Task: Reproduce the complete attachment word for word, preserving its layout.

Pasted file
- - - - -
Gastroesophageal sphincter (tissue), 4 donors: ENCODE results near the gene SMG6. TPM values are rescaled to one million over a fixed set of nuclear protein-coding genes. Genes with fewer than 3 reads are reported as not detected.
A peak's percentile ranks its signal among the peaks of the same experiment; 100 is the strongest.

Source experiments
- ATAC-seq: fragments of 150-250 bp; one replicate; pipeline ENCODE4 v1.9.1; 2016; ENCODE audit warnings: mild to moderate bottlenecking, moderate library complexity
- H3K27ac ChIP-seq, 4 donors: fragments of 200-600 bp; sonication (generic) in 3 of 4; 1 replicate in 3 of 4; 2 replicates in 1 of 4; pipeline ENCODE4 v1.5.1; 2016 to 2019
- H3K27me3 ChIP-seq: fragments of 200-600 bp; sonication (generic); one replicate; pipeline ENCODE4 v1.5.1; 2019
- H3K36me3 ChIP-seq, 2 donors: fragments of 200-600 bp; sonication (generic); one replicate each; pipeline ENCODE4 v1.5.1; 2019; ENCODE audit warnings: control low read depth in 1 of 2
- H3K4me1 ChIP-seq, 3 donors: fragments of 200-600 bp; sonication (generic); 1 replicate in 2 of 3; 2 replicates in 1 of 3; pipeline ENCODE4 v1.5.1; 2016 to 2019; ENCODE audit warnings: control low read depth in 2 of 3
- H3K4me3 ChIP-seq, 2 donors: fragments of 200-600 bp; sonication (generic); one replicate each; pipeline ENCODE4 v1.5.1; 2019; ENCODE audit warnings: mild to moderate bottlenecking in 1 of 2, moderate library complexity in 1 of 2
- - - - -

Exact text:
Gastroesophageal sphincter (tissue), 4 donors: ENCODE results near the gene SMG6. TPM values are rescaled to one million over a fixed set of nuclear protein-coding genes. Genes with fewer than 3 reads are reported as not detected.
A peak's percentile ranks its signal among the peaks of the same experiment; 100 is the strongest.

Source experiments
- ATAC-seq: fragments of 150-250 bp; one replicate; pipeline ENCODE4 v1.9.1; 2016; ENCODE audit warnings: mild to moderate bottlenecking, moderate library complexity
- H3K27ac ChIP-seq, 4 donors: fragments of 200-600 bp; sonication (generic) in 3 of 4; 1 replicate in 3 of 4; 2 replicates in 1 of 4; pipeline ENCODE4 v1.5.1; 2016 to 2019
- H3K27me3 ChIP-seq: fragments of 200-600 bp; sonication (generic); one replicate; pipeline ENCODE4 v1.5.1; 2019
- H3K36me3 ChIP-seq, 2 donors: fragments of 200-600 bp; sonication (generic); one replicate each; pipeline ENCODE4 v1.5.1; 2019; ENCODE audit warnings: control low read depth in 1 of 2
- H3K4me1 ChIP-seq, 3 donors: fragments of 200-600 bp; sonication (generic); 1 replicate in 2 of 3; 2 replicates in 1 of 3; pipeline ENCODE4 v1.5.1; 2016 to 2019; ENCODE audit warnings: control low read depth in 2 of 3
- H3K4me3 ChIP-seq, 2 donors: fragments of 200-600 bp; sonication (generic); one replicate each; pipeline ENCODE4 v1.5.1; 2019; ENCODE audit warnings: mild to moderate bottlenecking in 1 of 2, moderate library complexity in 1 of 2